Poll Data (poll + data)

Distribution by Scientific Domains


Selected Abstracts


When the British ,Tommy' went to war, public opinion followed

JOURNAL OF PUBLIC AFFAIRS, Issue 1 2005
Paul Baines
This article seeks to outline how public opinion changed over the course of the government's announcement of 2nd Gulf War in Iraq until the scandal over the alleged ,sexed-up' Downing Street intelligence dossier. Using quantitative analysis of opinion poll data, together with in-depth interviews with journalists to show how the media were complicit in providing a positive spin for the government's stance on war, the authors conclude that the positive change in public opinion once the British soldiers were deployed occurred through one of the following mechanisms: 1) a patriotic effect, 2) government communication expertise and the management of a complicit news media, 3) the public basked in the reflected glory of the initially successful military or 4) some combination of the above. Copyright 2005 John Wiley & Sons, Ltd. [source]


Exit polling in a cold climate: the BBC,ITV experience in Britain in 2005

JOURNAL OF THE ROYAL STATISTICAL SOCIETY: SERIES A (STATISTICS IN SOCIETY), Issue 3 2008
John Curtice
Summary., Conducting an exit poll to forecast the outcome of a national election in terms of both votes and seats is particularly difficult in Britain. No official information is available on how individual polling stations voted in the past, use of single-member plurality means that there is no consistent relationship between votes and seats, electors can choose to vote by post and most of those who vote in person do so late in the day. In addition, around one in every six intended exit poll respondents refuses to participate. Methods that were developed to overcome these problems, and their use in the successful 2005 British Broadcasting Corporation,Independent Television exit poll, are described and evaluated. The methodology included a panel design to allow the estimation of electoral change at local level, coherent multiple-regression modelling of multiparty electoral change to capture systematic patterns of variation, probabilistic prediction of constituency winners to account for uncertainty in projected constituency level shares, collection of information about the voting intentions of postal voters before polling day and access to interviewer guesses on the voting behaviour of refusals. The coverage and accuracy of the exit poll data are critically examined, the effect of key aspects of the statistical modelling of the data is assessed and some general lessons are drawn for the design and analysis of electoral exit polls. [source]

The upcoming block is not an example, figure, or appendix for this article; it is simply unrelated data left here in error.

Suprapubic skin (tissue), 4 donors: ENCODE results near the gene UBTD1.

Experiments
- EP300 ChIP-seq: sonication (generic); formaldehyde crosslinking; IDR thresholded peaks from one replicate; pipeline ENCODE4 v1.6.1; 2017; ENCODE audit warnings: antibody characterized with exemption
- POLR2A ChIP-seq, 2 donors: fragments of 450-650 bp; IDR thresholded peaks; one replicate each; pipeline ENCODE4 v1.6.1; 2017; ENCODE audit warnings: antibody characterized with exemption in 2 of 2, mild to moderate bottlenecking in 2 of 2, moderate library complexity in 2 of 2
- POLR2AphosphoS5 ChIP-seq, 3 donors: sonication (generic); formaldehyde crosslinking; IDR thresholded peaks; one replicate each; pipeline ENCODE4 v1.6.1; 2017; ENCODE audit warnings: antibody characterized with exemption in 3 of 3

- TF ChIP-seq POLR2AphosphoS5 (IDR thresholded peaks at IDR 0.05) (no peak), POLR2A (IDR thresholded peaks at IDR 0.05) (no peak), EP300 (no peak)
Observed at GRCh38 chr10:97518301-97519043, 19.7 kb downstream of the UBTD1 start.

Race and the Recall: Racial and Ethnic Polarization in the California Recall Election

AMERICAN JOURNAL OF POLITICAL SCIENCE, Issue 2 2008
Gary M. Segura
In the 2003 recall election in California, Lt. Gov. Cruz Bustamante received more than 1.25 million fewer votes in the replacement election than votes cast against the recall of Gray Davis. A much smaller group voted "yes" on the recall but voted for Bustamante. The principal underlying explanation is racial and ethnic polarization. Using L.A. Times exit poll data, we compare the characteristics of voters who displayed the two unusual behavioral patterns with those who voted in more conventional ways. We find that Latinos and African Americans are far less likely than non-Hispanic whites and Asian Americans to have defected from Bustamante given a "no" vote on the recall, and far more likely to have voted for Bustamante given a potentially strategic "yes" vote on the recall. The patterns of defection are consistent with racial polarization on Proposition 54, lending further credence to our claim that race and ethnicity persists as an important factor in vote choice, even in environments with a history of minority electoral success. [source]


Constitutionalism and credibility in reforming economies1

THE ECONOMICS OF TRANSITION, Issue 3 2006
Raj M. Desai
D72; D73; P20; P26 Abstract There has been relatively little investigation of the effect of constitutional transformations on the economic transition in post-communist countries. We develop a simple signalling model in which constitutionalism , a commitment to limit political power and provide judicial defence of basic rights , reinforces the credibility of pro-market candidates' electoral promises and boosts public support for economic reforms. These findings are tested using opinion poll data on public support for reform in Central and Eastern Europe, and in the former Soviet Union, in the 1990s. In a two-stage procedure we show that public support for market reforms is higher in countries where incumbents have taken deliberate steps to increase political accountability and judicial independence. Public support also spurs actual economic reform. [source]


Forecasting Seats from Votes in British General Elections

BRITISH JOURNAL OF POLITICS & INTERNATIONAL RELATIONS, Issue 2 2005
Paul F. Whiteley
This article develops a forecasting model of seat shares in the House of Commons applied to general election outcomes. The model utilises past information about party seat shares, together with data from the polls gathered prior to the election, to forecast the number of seats won by the parties. Once it has been estimated the model will be used to make a forecast of the outcome of a possible general election in May 2005. The article starts by focusing on research into translating votes into seats, or the cube rule and its modifications. It then goes on to develop the forecasting model, which is based on electoral and poll data from 1945 to 2001. [source]